Doing class field theory from the point of view of class formations, it is my understanding that to get the artin reciprocity map, one does this by inverting an isomorphism which is given by the Tate-Nakayama lemma, which goes as follows:

Let $G$ be a finite group, and let $C$ be a $G$-module and $u \in H^2(G,C)$. If for every subgroup $H$ of $G$ we have that (1) $H^{1}(H,C)=0$, (2) the size of $H^{2}(H,C)$ is the same as the size of $H$ and is generated by $Res(u)$

Then for any $G$-module $M$ such that $Tor_{1}^{\mathbb{Z}}(M,C)=0$, cup-product with $u$ will give an isomorphism $$\widehat{H}^{i}(G,M) \longrightarrow \widehat{H}^{i+2}(G,M \otimes_{\mathbb{Z}} C), \qquad \text{ for all } i \in \mathbb{Z}$$

If one then applies this to number fields $K,F$ with $K/F$, $G=Gal(K/F)$, $C=C_K$ (idele class group) and $M=\mathbb{Z}$, then the case $i=-2$ gives an isomorphism whose inverse is the artin reciprocity map.

My question is what else do all the other isomorphisms tell us if anything?

Thank you.


1 Answer 1


I don't know the answer to your question in all generality. However, if one continues with $M=\mathbb{Z}$ and $C=C_K$ then one can ask what happens as we vary $i$.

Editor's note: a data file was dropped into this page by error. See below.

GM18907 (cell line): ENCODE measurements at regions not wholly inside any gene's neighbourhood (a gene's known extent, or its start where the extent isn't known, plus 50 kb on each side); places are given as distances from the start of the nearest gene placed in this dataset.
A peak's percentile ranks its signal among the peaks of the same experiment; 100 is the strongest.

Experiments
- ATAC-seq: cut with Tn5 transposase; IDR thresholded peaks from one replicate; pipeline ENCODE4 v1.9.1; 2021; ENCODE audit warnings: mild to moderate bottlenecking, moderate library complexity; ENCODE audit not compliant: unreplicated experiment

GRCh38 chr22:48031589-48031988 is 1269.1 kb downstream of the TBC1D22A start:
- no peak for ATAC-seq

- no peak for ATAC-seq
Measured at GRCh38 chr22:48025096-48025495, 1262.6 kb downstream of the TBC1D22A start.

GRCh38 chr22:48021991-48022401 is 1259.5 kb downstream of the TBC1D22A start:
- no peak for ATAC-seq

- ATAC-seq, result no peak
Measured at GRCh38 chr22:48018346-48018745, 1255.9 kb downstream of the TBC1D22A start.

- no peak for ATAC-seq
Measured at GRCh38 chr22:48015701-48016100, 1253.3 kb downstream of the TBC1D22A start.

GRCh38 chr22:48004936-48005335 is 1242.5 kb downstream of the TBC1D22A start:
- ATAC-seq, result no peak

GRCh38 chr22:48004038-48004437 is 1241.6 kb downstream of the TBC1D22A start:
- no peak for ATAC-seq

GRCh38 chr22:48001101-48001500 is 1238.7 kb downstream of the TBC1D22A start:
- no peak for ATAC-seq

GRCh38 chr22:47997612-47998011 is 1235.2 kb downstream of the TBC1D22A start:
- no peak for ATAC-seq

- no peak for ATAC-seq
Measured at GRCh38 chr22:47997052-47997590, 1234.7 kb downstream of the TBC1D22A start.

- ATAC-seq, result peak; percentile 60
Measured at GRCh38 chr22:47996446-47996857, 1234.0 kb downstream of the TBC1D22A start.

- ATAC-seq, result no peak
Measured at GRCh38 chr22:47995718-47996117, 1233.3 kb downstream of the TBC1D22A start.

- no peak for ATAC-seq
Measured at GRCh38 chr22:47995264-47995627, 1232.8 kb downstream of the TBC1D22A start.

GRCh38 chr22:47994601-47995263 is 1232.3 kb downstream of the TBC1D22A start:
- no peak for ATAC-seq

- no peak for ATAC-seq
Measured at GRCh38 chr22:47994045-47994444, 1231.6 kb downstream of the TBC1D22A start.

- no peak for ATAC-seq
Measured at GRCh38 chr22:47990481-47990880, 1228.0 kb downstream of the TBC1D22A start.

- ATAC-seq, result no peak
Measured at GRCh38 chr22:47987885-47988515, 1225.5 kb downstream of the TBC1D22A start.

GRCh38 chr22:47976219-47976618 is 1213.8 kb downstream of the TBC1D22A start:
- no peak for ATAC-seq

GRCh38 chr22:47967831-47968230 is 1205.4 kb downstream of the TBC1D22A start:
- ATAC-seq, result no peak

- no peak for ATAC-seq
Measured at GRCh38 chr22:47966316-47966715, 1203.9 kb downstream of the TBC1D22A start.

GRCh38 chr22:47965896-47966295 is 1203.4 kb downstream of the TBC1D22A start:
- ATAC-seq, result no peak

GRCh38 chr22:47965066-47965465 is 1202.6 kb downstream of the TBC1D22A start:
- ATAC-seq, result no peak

• for $i=-3$ we identify $H^{-3}(C, \mathbb{Z})$ with elements of $C_K$ of norm $1$ modulo ``principal elements'' (those of the form $I_GC_K$ where $I_G$ is the augmentation ideal). This isomorphism is used in section 2 of Peter Roquette's article in Cassels and Frohlich,
  • for $i=-1$ the groups are trivial,
  • for $i=0$ we identify $H^2(G, C_k)$ with $\mathbb{Z}/n\mathbb{Z}$,
  • for $i=1$ the groups are trivial,
  • the $i=2$ case is described in the exercises on page 157 of

Artin, Emil; Tate, John, Class field theory, Providence, RI: AMS Chelsea Publishing (ISBN 978-0-8218-4426-7/hbk). vii, 192 p. (2009). ZBL1179.11040.

For some applications of these isomorphisms where $M$ is not $\mathbb{Z}$, you can look at the following paper by Kottwitz (in particular see section 4): https://arxiv.org/abs/1401.5728


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